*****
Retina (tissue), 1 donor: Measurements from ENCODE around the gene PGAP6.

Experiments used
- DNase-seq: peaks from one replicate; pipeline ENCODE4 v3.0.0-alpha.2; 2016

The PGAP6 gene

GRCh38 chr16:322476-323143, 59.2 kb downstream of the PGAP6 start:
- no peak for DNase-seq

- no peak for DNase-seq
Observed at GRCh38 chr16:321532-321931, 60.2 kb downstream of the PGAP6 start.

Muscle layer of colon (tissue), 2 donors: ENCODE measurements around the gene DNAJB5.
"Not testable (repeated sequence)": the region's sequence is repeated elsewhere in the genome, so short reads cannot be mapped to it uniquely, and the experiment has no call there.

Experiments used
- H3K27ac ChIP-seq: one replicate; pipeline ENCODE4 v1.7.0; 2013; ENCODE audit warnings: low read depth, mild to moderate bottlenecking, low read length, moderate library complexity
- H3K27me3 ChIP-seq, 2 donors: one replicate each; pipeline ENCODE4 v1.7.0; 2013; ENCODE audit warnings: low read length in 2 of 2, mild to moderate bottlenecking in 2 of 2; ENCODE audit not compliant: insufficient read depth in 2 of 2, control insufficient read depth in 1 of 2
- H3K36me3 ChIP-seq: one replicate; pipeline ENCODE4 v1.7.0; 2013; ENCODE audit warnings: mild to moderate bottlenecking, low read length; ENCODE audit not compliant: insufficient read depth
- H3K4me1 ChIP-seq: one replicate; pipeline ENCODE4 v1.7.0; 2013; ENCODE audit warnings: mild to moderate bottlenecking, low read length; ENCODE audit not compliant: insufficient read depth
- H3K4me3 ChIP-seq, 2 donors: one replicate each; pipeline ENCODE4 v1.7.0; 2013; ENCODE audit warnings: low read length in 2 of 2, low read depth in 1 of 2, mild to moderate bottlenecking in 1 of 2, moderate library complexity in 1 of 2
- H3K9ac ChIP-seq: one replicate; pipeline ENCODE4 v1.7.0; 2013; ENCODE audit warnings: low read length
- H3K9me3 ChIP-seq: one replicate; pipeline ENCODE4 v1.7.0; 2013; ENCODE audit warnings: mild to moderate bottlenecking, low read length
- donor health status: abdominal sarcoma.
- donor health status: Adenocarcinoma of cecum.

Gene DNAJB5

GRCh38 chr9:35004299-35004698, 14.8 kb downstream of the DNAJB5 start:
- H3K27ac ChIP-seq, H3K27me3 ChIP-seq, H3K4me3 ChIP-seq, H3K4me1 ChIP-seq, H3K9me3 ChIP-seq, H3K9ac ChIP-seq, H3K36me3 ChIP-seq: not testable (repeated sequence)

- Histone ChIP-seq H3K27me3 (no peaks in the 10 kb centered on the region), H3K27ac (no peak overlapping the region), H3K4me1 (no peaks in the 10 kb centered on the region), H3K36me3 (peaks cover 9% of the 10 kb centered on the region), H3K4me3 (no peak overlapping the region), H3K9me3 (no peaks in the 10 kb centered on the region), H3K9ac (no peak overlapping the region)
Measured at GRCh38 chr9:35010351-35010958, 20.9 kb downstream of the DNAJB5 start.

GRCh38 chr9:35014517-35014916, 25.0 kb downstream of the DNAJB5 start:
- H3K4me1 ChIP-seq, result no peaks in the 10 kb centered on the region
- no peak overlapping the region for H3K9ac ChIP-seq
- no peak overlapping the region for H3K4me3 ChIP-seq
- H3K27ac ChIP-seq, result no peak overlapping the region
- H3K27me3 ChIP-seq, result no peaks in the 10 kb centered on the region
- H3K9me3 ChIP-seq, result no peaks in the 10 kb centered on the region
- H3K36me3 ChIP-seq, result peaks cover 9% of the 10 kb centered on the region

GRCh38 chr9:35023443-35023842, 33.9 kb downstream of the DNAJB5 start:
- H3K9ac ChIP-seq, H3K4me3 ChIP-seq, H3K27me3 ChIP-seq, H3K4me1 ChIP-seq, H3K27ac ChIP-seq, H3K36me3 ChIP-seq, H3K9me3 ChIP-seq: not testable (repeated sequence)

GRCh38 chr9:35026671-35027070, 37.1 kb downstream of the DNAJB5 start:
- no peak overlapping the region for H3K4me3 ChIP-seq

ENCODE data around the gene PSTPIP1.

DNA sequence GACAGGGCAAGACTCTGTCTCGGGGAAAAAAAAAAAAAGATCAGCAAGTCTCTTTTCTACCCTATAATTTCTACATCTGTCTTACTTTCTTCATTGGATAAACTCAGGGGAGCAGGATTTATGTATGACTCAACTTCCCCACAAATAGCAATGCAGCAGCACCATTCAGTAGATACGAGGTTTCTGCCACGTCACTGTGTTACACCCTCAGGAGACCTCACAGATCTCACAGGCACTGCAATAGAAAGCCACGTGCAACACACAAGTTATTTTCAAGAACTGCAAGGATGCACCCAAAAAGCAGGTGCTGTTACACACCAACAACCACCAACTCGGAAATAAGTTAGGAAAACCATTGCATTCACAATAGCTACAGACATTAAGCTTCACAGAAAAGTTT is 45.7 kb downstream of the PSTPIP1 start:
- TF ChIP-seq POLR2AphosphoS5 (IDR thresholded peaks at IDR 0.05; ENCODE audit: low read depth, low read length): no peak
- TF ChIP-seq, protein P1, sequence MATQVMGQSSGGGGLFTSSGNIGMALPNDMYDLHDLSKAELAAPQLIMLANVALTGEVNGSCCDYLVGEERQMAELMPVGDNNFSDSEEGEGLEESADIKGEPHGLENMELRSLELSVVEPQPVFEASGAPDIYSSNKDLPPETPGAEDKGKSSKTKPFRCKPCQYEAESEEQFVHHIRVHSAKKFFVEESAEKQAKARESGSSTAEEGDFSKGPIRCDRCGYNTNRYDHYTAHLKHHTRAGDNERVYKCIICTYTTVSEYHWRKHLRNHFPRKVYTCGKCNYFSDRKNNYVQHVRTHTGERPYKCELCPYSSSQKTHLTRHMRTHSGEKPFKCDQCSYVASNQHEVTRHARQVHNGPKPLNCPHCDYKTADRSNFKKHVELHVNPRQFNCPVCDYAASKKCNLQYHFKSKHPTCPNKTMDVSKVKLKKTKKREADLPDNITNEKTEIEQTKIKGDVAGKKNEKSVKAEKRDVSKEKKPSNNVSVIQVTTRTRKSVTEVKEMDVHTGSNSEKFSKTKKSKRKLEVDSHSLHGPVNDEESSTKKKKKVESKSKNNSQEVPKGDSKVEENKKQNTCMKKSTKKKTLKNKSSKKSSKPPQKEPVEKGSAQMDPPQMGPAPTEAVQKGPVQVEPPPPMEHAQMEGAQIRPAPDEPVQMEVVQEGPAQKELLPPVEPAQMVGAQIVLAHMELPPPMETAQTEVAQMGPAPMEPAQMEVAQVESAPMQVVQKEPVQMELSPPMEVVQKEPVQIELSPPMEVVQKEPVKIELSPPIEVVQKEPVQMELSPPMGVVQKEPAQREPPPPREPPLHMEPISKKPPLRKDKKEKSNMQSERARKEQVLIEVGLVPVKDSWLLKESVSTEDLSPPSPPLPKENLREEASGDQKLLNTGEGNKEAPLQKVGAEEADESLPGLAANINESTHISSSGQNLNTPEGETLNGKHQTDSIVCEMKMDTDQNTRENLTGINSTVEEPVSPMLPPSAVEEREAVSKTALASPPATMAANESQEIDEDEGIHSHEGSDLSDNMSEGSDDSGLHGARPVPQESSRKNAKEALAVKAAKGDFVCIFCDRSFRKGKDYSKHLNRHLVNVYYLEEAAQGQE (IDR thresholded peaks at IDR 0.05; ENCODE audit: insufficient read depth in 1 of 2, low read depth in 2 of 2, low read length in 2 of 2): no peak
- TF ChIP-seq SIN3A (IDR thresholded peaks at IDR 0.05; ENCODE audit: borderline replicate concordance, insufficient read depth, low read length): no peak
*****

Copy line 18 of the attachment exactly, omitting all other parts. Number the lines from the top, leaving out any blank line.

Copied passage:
- H3K9me3 ChIP-seq: one replicate; pipeline ENCODE4 v1.7.0; 2013; ENCODE audit warnings: mild to moderate bottlenecking, low read length